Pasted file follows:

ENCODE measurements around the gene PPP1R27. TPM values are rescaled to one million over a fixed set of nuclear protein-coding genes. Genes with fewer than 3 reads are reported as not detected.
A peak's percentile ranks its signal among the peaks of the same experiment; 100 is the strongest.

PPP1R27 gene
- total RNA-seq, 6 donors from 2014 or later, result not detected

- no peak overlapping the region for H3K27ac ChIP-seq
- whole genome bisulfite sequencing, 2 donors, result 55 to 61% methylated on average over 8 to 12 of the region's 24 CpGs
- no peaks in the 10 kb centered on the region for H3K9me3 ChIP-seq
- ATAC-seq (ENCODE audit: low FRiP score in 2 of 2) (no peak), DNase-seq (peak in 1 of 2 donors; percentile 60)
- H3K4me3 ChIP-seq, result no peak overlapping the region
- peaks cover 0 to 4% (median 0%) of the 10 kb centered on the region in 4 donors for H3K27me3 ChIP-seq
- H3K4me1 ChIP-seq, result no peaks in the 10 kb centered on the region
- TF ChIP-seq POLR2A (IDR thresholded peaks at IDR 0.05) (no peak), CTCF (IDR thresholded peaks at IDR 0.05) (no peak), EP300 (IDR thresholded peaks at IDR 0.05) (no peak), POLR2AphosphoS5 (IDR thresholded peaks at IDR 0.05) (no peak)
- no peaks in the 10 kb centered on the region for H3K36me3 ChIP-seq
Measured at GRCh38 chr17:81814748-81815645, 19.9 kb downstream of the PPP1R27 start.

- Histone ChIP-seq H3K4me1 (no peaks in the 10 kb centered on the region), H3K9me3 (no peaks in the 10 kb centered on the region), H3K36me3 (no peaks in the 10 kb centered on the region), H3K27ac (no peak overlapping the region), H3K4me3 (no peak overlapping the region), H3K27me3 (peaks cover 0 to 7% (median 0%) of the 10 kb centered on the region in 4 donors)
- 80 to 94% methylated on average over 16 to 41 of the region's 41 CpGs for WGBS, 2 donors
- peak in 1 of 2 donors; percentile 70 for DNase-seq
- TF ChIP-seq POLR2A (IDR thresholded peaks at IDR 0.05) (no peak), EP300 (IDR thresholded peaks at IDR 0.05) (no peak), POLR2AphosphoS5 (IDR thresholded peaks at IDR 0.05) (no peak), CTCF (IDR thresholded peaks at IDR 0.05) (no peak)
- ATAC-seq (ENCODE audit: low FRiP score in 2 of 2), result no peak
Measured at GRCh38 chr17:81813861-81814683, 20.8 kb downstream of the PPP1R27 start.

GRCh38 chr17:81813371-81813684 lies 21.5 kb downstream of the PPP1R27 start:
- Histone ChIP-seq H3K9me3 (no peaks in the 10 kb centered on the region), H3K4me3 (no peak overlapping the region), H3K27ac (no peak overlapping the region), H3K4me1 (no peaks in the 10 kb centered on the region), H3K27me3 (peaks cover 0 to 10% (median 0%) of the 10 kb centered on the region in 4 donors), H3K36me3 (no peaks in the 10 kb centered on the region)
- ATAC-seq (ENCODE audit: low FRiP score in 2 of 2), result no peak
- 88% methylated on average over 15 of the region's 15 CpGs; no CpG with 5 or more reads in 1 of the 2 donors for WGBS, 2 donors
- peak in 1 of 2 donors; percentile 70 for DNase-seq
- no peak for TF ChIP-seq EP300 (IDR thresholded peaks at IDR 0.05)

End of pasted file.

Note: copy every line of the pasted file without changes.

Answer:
ENCODE measurements around the gene PPP1R27. TPM values are rescaled to one million over a fixed set of nuclear protein-coding genes. Genes with fewer than 3 reads are reported as not detected.
A peak's percentile ranks its signal among the peaks of the same experiment; 100 is the strongest.

PPP1R27 gene
- total RNA-seq, 6 donors from 2014 or later, result not detected

- no peak overlapping the region for H3K27ac ChIP-seq
- whole genome bisulfite sequencing, 2 donors, result 55 to 61% methylated on average over 8 to 12 of the region's 24 CpGs
- no peaks in the 10 kb centered on the region for H3K9me3 ChIP-seq
- ATAC-seq (ENCODE audit: low FRiP score in 2 of 2) (no peak), DNase-seq (peak in 1 of 2 donors; percentile 60)
- H3K4me3 ChIP-seq, result no peak overlapping the region
- peaks cover 0 to 4% (median 0%) of the 10 kb centered on the region in 4 donors for H3K27me3 ChIP-seq
- H3K4me1 ChIP-seq, result no peaks in the 10 kb centered on the region
- TF ChIP-seq POLR2A (IDR thresholded peaks at IDR 0.05) (no peak), CTCF (IDR thresholded peaks at IDR 0.05) (no peak), EP300 (IDR thresholded peaks at IDR 0.05) (no peak), POLR2AphosphoS5 (IDR thresholded peaks at IDR 0.05) (no peak)
- no peaks in the 10 kb centered on the region for H3K36me3 ChIP-seq
Measured at GRCh38 chr17:81814748-81815645, 19.9 kb downstream of the PPP1R27 start.

- Histone ChIP-seq H3K4me1 (no peaks in the 10 kb centered on the region), H3K9me3 (no peaks in the 10 kb centered on the region), H3K36me3 (no peaks in the 10 kb centered on the region), H3K27ac (no peak overlapping the region), H3K4me3 (no peak overlapping the region), H3K27me3 (peaks cover 0 to 7% (median 0%) of the 10 kb centered on the region in 4 donors)
- 80 to 94% methylated on average over 16 to 41 of the region's 41 CpGs for WGBS, 2 donors
- peak in 1 of 2 donors; percentile 70 for DNase-seq
- TF ChIP-seq POLR2A (IDR thresholded peaks at IDR 0.05) (no peak), EP300 (IDR thresholded peaks at IDR 0.05) (no peak), POLR2AphosphoS5 (IDR thresholded peaks at IDR 0.05) (no peak), CTCF (IDR thresholded peaks at IDR 0.05) (no peak)
- ATAC-seq (ENCODE audit: low FRiP score in 2 of 2), result no peak
Measured at GRCh38 chr17:81813861-81814683, 20.8 kb downstream of the PPP1R27 start.

GRCh38 chr17:81813371-81813684 lies 21.5 kb downstream of the PPP1R27 start:
- Histone ChIP-seq H3K9me3 (no peaks in the 10 kb centered on the region), H3K4me3 (no peak overlapping the region), H3K27ac (no peak overlapping the region), H3K4me1 (no peaks in the 10 kb centered on the region), H3K27me3 (peaks cover 0 to 10% (median 0%) of the 10 kb centered on the region in 4 donors), H3K36me3 (no peaks in the 10 kb centered on the region)
- ATAC-seq (ENCODE audit: low FRiP score in 2 of 2), result no peak
- 88% methylated on average over 15 of the region's 15 CpGs; no CpG with 5 or more reads in 1 of the 2 donors for WGBS, 2 donors
- peak in 1 of 2 donors; percentile 70 for DNase-seq
- no peak for TF ChIP-seq EP300 (IDR thresholded peaks at IDR 0.05)